Bob’s Your Uncle
Ever since it appeared around the 19th century, this expression was always meant to represent an exclamation typically used after finishing something really easy. That just leaves one question: who was Bob? Actually, we don’t know for sure. The most common explanation is that Bob was actually Robert Cecil, Lord Salisbury and former Prime Minister of Britain. When he was in charge he appointed his nephew Arthur Balfour to Chief Secretary for Ireland and this blatant show of nepotism is the supposed origin of the expression.
Probably the hot slang word of the moment, it is quite fitting that “hipster” was in use way before it became popular. It’s apparently a derivation of the word “hip”, meaning “knowing what’s what” which has also been in use longer than expected – around the beginning of the 20th century jazz scene, when white people began to flock to black neighborhoods to get to know this burgeoning musical genre.
“Hep cats” and later hipsters were those who were familiar with jazz, or as Norman Mailer said in a 1957 essay, someone who for “practical purposes could be considered a white Negro”. The word faded out of use in the 50s, but came back into common parlance in the 1990s with varying associations. With that in mind, hipster eventually became lingo to mean a “know-it-all”.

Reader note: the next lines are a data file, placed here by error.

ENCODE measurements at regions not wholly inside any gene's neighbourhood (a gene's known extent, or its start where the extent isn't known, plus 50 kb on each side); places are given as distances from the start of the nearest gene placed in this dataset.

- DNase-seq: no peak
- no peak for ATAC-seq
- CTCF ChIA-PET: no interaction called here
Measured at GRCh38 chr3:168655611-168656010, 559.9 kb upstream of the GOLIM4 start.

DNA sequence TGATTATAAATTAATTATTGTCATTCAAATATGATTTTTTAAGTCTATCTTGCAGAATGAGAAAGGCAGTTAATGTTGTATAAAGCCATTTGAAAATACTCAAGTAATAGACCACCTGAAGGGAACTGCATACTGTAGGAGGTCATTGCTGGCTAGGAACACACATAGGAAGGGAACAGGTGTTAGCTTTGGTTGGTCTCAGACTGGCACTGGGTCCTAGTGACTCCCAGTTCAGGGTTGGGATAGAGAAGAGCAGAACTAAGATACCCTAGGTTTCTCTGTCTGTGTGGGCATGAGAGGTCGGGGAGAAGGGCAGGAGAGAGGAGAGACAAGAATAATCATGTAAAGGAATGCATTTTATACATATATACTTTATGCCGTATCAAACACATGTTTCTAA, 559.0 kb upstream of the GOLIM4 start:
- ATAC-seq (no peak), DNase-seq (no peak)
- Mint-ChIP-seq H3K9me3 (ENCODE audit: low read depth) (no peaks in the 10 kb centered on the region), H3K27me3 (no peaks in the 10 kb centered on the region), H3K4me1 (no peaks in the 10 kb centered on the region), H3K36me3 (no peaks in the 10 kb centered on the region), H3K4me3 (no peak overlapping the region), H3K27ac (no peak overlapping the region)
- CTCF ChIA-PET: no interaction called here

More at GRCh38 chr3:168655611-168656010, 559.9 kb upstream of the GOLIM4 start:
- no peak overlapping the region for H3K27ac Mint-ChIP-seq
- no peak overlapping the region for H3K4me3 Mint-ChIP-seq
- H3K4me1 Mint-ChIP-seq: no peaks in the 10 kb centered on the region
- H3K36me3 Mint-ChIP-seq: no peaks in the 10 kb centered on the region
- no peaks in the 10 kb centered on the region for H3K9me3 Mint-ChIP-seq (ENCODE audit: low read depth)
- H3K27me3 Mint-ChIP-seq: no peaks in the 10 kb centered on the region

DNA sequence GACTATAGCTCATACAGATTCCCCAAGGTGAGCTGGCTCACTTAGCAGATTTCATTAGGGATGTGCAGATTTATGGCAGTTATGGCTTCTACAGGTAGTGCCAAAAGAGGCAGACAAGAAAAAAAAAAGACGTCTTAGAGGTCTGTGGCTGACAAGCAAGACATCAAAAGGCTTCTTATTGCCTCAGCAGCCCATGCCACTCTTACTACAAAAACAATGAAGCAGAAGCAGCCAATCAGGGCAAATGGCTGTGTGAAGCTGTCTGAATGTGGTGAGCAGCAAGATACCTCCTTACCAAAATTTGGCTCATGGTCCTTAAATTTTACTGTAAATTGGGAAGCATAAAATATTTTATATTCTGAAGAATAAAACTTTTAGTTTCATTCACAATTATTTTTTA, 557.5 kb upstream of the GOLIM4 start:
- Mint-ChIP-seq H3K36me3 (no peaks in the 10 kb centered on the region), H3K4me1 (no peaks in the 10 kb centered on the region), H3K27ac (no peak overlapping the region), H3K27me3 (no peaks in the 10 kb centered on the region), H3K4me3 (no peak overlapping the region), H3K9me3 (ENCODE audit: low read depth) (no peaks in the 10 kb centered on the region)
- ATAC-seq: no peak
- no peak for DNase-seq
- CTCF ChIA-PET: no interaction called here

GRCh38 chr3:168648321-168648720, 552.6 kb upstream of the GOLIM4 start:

Ok, it’s not really cool to be fly anymore, but it was all the rage in the 80s and 90s. And by that we actually mean the 1880s and 1890s because that is when the word “fly” started being used to describe someone who was clever and generally cool. Some speculate that it had to do with how the winged fly is quick or hard to catch. It originally referred to someone as being knowledgeable, but it soon evolved to include other meanings such as being attractive and fashionable.